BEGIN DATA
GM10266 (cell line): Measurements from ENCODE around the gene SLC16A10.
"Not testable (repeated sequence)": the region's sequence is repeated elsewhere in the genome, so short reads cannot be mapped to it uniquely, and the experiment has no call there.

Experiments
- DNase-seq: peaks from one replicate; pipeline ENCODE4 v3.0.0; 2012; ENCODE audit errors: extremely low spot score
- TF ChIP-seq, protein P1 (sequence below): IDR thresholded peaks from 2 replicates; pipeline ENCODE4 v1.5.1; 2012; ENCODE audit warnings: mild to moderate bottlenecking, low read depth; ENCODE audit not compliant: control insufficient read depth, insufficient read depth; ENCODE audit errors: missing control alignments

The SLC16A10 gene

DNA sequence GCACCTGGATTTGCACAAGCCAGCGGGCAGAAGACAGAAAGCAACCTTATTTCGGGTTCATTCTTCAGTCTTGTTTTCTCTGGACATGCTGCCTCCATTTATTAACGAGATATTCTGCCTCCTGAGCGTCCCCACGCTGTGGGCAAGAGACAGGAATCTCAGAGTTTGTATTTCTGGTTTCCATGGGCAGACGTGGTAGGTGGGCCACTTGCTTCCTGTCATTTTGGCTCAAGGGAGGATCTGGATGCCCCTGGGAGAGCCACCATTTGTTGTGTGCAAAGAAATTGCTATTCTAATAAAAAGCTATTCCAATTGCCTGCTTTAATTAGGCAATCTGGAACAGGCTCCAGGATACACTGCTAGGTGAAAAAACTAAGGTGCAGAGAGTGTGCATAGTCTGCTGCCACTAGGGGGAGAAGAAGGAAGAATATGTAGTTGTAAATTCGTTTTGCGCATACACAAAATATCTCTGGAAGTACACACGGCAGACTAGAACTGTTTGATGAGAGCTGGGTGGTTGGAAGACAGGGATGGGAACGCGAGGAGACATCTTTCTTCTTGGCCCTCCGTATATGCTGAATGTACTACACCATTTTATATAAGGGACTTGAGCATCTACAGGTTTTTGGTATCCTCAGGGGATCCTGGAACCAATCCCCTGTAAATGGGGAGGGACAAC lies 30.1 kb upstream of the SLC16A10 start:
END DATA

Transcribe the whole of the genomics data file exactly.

GM10266 (cell line): Measurements from ENCODE around the gene SLC16A10.
"Not testable (repeated sequence)": the region's sequence is repeated elsewhere in the genome, so short reads cannot be mapped to it uniquely, and the experiment has no call there.

Experiments
- DNase-seq: peaks from one replicate; pipeline ENCODE4 v3.0.0; 2012; ENCODE audit errors: extremely low spot score
- TF ChIP-seq, protein P1 (sequence below): IDR thresholded peaks from 2 replicates; pipeline ENCODE4 v1.5.1; 2012; ENCODE audit warnings: mild to moderate bottlenecking, low read depth; ENCODE audit not compliant: control insufficient read depth, insufficient read depth; ENCODE audit errors: missing control alignments

The SLC16A10 gene

DNA sequence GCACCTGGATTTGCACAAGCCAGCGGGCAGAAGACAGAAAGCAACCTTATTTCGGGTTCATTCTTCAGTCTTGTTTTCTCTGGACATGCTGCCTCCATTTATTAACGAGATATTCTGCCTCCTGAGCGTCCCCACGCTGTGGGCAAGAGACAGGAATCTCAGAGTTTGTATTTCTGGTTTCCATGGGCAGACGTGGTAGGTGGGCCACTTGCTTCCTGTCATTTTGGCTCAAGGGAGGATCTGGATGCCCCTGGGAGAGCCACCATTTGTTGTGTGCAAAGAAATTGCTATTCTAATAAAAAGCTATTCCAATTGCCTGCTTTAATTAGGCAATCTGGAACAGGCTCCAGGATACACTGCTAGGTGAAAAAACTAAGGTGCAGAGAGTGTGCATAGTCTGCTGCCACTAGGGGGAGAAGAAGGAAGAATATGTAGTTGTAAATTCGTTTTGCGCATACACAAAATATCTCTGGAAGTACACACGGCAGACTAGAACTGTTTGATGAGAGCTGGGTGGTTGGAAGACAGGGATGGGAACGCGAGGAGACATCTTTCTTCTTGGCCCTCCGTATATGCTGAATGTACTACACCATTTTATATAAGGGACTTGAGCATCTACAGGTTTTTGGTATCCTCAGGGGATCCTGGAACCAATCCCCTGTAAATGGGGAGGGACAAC lies 30.1 kb upstream of the SLC16A10 start: